Cardozo, N. (2014, July). What Were They Thinking? Microsoft Seizes, Returns Majority of’s Business. Retrieved from

Reitman, R. (2016, April). With Rule 41, Little-Known Committee Proposes to Grant New Hacking Powers to the Government. Retrieved from

Stepanovich, A. (2009). Testimony of Amie Stepanovich Senior Policy Counsel, Access on behalf of Access and the Electronic Frontier Foundation Before the Advisory Committee on Criminal Rules on the Matter of Proposed Amendments to the Federal Rules of Criminal Procedure, Rule 41. Retrieved from

Supreme Court of the United States. Proposed Amendments to Criminal Rules 4, 41, and 45 of the Federal Rules of Criminal Procedure in Section 2072 of Title 28, United States Code (2016). USA. Retrieved from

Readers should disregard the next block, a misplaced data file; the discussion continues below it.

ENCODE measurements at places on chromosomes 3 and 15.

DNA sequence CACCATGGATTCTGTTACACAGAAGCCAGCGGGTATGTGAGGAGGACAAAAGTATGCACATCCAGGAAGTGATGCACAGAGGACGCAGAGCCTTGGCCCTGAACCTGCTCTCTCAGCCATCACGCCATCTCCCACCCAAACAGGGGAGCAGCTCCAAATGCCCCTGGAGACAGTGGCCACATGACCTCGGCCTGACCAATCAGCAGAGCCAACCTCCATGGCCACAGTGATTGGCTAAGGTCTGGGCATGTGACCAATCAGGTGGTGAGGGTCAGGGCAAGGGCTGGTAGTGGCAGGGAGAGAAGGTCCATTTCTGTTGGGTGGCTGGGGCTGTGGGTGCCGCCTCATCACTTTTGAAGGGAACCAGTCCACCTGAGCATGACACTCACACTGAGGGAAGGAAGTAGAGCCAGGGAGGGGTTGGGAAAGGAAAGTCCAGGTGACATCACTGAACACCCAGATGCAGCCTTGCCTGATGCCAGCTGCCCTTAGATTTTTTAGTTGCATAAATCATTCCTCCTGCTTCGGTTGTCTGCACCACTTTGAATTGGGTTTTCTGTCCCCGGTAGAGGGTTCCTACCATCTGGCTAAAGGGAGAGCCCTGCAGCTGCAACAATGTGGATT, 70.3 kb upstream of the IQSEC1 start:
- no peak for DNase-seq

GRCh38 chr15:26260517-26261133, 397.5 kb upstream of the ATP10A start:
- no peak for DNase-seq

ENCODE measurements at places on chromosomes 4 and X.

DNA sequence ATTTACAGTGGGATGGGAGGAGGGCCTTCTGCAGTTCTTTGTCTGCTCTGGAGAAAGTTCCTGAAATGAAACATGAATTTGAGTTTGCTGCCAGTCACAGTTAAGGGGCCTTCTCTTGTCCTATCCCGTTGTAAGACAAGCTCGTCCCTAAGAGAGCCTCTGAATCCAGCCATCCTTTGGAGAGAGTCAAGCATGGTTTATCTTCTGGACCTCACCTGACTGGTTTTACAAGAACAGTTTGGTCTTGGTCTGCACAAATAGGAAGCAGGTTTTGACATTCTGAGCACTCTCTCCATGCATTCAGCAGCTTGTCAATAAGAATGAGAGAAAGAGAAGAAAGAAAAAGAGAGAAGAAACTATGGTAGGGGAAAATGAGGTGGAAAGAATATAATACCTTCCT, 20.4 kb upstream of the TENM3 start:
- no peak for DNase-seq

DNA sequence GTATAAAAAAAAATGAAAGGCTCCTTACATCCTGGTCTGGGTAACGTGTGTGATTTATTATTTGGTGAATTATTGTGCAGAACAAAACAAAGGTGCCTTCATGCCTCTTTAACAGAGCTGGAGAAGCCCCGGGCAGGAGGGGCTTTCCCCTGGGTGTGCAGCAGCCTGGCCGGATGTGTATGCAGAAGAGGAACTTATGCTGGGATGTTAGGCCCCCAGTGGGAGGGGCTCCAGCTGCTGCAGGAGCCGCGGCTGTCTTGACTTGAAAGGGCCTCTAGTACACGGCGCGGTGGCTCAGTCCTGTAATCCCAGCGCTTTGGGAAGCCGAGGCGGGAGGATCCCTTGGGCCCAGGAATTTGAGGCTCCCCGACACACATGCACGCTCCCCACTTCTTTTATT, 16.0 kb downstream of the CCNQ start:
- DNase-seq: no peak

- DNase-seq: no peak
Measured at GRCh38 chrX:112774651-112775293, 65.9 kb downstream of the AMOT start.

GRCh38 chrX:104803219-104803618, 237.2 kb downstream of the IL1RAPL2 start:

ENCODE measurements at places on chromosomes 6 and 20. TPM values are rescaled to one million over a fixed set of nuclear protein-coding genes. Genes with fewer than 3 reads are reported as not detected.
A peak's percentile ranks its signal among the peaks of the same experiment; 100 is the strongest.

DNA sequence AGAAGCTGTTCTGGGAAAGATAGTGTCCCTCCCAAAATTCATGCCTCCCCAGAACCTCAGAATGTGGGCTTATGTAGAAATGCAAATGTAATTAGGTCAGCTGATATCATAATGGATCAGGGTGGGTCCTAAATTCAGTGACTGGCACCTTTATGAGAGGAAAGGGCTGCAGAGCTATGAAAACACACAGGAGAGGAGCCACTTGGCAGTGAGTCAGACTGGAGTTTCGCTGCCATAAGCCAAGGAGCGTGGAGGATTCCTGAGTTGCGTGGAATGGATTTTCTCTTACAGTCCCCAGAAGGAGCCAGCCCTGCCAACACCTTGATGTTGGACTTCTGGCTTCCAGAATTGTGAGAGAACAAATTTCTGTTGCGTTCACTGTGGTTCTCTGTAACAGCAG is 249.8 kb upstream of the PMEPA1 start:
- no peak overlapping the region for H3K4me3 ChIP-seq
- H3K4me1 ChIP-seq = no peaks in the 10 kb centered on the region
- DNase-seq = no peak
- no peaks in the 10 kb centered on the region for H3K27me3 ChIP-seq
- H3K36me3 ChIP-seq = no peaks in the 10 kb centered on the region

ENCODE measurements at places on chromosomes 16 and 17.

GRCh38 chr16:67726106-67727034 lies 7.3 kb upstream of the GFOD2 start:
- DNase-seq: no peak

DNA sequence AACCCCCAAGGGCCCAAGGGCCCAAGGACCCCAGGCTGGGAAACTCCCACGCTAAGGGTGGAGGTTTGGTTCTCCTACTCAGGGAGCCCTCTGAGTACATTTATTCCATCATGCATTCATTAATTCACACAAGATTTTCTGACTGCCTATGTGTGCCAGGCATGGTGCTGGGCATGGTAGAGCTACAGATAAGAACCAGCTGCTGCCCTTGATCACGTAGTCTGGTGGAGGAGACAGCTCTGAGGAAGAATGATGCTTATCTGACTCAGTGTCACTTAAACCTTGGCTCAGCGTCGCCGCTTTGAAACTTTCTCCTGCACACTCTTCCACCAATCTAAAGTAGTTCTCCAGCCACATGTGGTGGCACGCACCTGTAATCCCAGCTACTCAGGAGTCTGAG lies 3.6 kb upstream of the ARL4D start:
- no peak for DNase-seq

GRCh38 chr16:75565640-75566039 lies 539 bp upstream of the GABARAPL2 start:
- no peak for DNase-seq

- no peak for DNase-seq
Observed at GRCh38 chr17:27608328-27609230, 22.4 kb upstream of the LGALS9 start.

1. That the Federal Rules of Criminal Procedure be, and they hereby are, amended by including therein amendments to Criminal Rules 4, 41, and 45. [See infra pp. .]
2. That the foregoing amendments to the Federal Rules of Criminal Procedure shall take effect on December 1, 2016, and shall govern in all proceedings in criminal cases thereafter commenced and, insofar as just and practicable, all proceedings then pending.
3. That THE CHIEF JUSTICE be, and hereby is, authorized to transmit to the Congress the foregoing amendments to the Federal Rules of Criminal Procedure in accordance with the provisions of Section 2072 of Title 28, United States Code.

(I don't think my software correctly formatted my court order citation, but I think all the important information is supplied, regardless.)

1 comment:

David Lloyd said...

I dated this blog post using the date it was originally written, which was Jun 02, 2016, however, this entry was not actually posted until today, Jun 11, 2017.

David Lloyd